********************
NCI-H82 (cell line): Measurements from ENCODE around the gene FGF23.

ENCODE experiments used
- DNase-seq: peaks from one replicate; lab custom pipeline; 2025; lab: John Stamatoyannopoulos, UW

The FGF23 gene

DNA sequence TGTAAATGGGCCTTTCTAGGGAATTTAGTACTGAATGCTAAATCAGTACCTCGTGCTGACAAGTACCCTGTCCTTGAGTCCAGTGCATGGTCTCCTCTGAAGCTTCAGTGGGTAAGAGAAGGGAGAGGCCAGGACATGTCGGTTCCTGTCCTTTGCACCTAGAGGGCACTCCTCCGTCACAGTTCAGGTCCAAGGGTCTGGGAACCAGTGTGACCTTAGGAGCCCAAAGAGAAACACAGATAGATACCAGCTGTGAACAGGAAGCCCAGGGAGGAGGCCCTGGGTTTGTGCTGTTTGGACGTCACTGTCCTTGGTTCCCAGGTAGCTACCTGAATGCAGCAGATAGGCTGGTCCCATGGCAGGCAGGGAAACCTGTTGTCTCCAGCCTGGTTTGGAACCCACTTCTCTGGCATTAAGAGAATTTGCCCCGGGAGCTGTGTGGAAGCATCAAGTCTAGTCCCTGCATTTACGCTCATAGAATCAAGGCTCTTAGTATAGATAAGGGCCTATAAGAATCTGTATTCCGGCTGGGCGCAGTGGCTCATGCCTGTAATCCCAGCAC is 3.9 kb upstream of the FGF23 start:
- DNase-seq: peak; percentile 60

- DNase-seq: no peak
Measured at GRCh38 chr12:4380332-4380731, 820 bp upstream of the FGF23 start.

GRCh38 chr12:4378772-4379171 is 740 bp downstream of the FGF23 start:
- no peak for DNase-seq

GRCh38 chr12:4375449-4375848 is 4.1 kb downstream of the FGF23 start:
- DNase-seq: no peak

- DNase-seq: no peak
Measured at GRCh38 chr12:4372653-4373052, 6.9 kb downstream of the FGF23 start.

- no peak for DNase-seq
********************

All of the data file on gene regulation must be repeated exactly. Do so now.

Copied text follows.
NCI-H82 (cell line): Measurements from ENCODE around the gene FGF23.

ENCODE experiments used
- DNase-seq: peaks from one replicate; lab custom pipeline; 2025; lab: John Stamatoyannopoulos, UW

The FGF23 gene

DNA sequence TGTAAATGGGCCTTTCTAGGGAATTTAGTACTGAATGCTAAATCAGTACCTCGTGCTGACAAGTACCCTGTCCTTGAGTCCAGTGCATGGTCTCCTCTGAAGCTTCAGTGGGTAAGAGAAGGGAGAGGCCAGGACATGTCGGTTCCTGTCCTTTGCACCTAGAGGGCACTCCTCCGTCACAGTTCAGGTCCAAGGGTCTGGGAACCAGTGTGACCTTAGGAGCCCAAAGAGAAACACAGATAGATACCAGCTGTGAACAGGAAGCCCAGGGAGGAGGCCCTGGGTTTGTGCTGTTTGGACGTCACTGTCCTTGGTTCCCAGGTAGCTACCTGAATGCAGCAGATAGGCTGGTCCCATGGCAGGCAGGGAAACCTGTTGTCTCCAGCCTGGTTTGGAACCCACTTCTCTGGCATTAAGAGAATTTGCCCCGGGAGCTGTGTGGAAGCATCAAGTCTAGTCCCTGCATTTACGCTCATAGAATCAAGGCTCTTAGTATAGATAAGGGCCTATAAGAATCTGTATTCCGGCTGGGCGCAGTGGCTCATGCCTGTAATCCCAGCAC is 3.9 kb upstream of the FGF23 start:
- DNase-seq: peak; percentile 60

- DNase-seq: no peak
Measured at GRCh38 chr12:4380332-4380731, 820 bp upstream of the FGF23 start.

GRCh38 chr12:4378772-4379171 is 740 bp downstream of the FGF23 start:
- no peak for DNase-seq

GRCh38 chr12:4375449-4375848 is 4.1 kb downstream of the FGF23 start:
- DNase-seq: no peak

- DNase-seq: no peak
Measured at GRCh38 chr12:4372653-4373052, 6.9 kb downstream of the FGF23 start.

- no peak for DNase-seq